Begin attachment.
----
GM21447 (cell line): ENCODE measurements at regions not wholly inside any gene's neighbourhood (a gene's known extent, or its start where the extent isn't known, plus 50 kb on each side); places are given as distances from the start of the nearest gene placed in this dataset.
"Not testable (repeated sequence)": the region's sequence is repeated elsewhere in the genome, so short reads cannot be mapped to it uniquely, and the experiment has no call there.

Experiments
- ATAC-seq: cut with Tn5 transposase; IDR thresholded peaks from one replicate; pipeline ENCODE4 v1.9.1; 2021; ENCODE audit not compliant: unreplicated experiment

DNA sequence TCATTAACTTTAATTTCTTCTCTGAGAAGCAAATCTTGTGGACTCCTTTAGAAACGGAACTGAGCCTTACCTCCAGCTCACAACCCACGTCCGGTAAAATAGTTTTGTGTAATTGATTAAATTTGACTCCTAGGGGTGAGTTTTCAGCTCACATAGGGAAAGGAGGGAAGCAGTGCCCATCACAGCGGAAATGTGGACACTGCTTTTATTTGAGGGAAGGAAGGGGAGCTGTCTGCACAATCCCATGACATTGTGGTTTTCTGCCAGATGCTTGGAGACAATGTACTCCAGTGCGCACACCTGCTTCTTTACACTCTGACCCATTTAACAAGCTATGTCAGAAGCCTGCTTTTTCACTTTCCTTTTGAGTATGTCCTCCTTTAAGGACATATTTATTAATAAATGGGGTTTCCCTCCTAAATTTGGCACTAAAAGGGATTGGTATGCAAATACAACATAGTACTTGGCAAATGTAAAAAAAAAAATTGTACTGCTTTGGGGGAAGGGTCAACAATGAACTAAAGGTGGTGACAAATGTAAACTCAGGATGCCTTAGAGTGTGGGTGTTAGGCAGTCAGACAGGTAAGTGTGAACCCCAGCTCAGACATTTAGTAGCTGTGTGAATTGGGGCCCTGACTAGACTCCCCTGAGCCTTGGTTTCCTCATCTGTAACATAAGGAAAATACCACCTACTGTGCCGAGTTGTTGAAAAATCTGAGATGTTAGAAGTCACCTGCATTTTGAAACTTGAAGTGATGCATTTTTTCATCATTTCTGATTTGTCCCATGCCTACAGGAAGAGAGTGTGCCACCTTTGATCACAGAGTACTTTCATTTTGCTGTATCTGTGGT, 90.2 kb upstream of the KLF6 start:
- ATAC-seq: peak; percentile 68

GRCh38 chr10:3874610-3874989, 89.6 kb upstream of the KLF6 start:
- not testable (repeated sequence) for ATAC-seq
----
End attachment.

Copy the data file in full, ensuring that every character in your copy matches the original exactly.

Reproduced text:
GM21447 (cell line): ENCODE measurements at regions not wholly inside any gene's neighbourhood (a gene's known extent, or its start where the extent isn't known, plus 50 kb on each side); places are given as distances from the start of the nearest gene placed in this dataset.
"Not testable (repeated sequence)": the region's sequence is repeated elsewhere in the genome, so short reads cannot be mapped to it uniquely, and the experiment has no call there.

Experiments
- ATAC-seq: cut with Tn5 transposase; IDR thresholded peaks from one replicate; pipeline ENCODE4 v1.9.1; 2021; ENCODE audit not compliant: unreplicated experiment

DNA sequence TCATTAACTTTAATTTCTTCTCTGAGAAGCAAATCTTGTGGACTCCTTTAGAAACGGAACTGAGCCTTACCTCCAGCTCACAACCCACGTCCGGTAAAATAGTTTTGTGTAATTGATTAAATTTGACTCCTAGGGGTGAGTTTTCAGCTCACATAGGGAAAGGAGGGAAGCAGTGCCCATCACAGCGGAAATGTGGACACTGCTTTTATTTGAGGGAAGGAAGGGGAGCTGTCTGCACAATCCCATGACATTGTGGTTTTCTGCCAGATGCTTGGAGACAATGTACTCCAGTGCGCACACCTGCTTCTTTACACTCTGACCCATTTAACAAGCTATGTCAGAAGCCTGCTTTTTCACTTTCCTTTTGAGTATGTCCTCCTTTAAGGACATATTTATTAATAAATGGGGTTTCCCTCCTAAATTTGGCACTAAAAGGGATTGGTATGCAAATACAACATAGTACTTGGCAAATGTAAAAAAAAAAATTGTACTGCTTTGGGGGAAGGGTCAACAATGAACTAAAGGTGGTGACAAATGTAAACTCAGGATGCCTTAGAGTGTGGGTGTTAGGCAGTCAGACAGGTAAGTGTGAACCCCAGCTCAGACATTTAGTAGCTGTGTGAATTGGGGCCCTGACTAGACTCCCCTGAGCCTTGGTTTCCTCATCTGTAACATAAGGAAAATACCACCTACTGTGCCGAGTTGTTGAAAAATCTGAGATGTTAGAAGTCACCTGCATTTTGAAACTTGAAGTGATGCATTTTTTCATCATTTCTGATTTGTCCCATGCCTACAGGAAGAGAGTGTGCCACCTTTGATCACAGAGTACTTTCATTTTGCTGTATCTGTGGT, 90.2 kb upstream of the KLF6 start:
- ATAC-seq: peak; percentile 68

GRCh38 chr10:3874610-3874989, 89.6 kb upstream of the KLF6 start:
- not testable (repeated sequence) for ATAC-seq